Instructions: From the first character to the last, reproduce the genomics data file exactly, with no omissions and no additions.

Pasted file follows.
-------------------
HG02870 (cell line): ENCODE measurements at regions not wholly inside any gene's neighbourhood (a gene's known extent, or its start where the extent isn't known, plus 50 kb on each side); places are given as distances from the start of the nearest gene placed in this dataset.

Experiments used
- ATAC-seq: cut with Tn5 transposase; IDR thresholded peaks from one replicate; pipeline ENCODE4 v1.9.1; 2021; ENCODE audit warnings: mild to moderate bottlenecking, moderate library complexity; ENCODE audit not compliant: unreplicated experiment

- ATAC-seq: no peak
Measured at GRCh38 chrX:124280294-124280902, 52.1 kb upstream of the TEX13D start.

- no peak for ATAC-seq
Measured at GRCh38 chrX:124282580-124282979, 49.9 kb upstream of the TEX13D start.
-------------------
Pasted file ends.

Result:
HG02870 (cell line): ENCODE measurements at regions not wholly inside any gene's neighbourhood (a gene's known extent, or its start where the extent isn't known, plus 50 kb on each side); places are given as distances from the start of the nearest gene placed in this dataset.

Experiments used
- ATAC-seq: cut with Tn5 transposase; IDR thresholded peaks from one replicate; pipeline ENCODE4 v1.9.1; 2021; ENCODE audit warnings: mild to moderate bottlenecking, moderate library complexity; ENCODE audit not compliant: unreplicated experiment

- ATAC-seq: no peak
Measured at GRCh38 chrX:124280294-124280902, 52.1 kb upstream of the TEX13D start.

- no peak for ATAC-seq
Measured at GRCh38 chrX:124282580-124282979, 49.9 kb upstream of the TEX13D start.